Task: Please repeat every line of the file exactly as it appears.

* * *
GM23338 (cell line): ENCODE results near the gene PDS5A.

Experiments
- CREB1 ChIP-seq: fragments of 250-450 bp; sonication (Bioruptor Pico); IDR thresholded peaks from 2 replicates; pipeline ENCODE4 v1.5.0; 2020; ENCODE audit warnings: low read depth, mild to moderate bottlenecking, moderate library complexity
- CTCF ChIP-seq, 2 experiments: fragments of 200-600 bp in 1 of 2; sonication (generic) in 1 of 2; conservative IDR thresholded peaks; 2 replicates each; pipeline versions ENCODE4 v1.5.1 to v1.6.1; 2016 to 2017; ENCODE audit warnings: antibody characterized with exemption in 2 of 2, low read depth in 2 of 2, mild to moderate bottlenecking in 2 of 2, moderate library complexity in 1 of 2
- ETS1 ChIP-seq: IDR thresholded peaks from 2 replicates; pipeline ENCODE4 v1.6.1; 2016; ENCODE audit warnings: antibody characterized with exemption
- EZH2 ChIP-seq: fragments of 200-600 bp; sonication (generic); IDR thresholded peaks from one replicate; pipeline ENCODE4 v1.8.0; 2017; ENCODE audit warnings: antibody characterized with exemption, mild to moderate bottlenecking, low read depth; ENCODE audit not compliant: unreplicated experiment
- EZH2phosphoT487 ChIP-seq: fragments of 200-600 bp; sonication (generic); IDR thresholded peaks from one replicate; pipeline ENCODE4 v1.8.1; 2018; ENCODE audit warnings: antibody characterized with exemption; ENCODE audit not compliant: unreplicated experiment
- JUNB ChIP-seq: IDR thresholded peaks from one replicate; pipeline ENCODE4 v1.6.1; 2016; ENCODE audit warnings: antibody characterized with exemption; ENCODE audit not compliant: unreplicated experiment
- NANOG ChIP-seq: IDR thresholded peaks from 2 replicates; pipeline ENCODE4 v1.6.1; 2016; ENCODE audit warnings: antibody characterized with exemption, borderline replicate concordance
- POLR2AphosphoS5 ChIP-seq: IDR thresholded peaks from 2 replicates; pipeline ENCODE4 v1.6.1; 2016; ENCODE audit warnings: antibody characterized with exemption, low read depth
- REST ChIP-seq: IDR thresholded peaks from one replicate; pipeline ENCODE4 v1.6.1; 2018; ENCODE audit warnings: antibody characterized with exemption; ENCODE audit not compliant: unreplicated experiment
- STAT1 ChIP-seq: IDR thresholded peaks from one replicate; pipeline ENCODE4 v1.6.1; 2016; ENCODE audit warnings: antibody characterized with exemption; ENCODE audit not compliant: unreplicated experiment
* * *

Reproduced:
GM23338 (cell line): ENCODE results near the gene PDS5A.

Experiments
- CREB1 ChIP-seq: fragments of 250-450 bp; sonication (Bioruptor Pico); IDR thresholded peaks from 2 replicates; pipeline ENCODE4 v1.5.0; 2020; ENCODE audit warnings: low read depth, mild to moderate bottlenecking, moderate library complexity
- CTCF ChIP-seq, 2 experiments: fragments of 200-600 bp in 1 of 2; sonication (generic) in 1 of 2; conservative IDR thresholded peaks; 2 replicates each; pipeline versions ENCODE4 v1.5.1 to v1.6.1; 2016 to 2017; ENCODE audit warnings: antibody characterized with exemption in 2 of 2, low read depth in 2 of 2, mild to moderate bottlenecking in 2 of 2, moderate library complexity in 1 of 2
- ETS1 ChIP-seq: IDR thresholded peaks from 2 replicates; pipeline ENCODE4 v1.6.1; 2016; ENCODE audit warnings: antibody characterized with exemption
- EZH2 ChIP-seq: fragments of 200-600 bp; sonication (generic); IDR thresholded peaks from one replicate; pipeline ENCODE4 v1.8.0; 2017; ENCODE audit warnings: antibody characterized with exemption, mild to moderate bottlenecking, low read depth; ENCODE audit not compliant: unreplicated experiment
- EZH2phosphoT487 ChIP-seq: fragments of 200-600 bp; sonication (generic); IDR thresholded peaks from one replicate; pipeline ENCODE4 v1.8.1; 2018; ENCODE audit warnings: antibody characterized with exemption; ENCODE audit not compliant: unreplicated experiment
- JUNB ChIP-seq: IDR thresholded peaks from one replicate; pipeline ENCODE4 v1.6.1; 2016; ENCODE audit warnings: antibody characterized with exemption; ENCODE audit not compliant: unreplicated experiment
- NANOG ChIP-seq: IDR thresholded peaks from 2 replicates; pipeline ENCODE4 v1.6.1; 2016; ENCODE audit warnings: antibody characterized with exemption, borderline replicate concordance
- POLR2AphosphoS5 ChIP-seq: IDR thresholded peaks from 2 replicates; pipeline ENCODE4 v1.6.1; 2016; ENCODE audit warnings: antibody characterized with exemption, low read depth
- REST ChIP-seq: IDR thresholded peaks from one replicate; pipeline ENCODE4 v1.6.1; 2018; ENCODE audit warnings: antibody characterized with exemption; ENCODE audit not compliant: unreplicated experiment
- STAT1 ChIP-seq: IDR thresholded peaks from one replicate; pipeline ENCODE4 v1.6.1; 2016; ENCODE audit warnings: antibody characterized with exemption; ENCODE audit not compliant: unreplicated experiment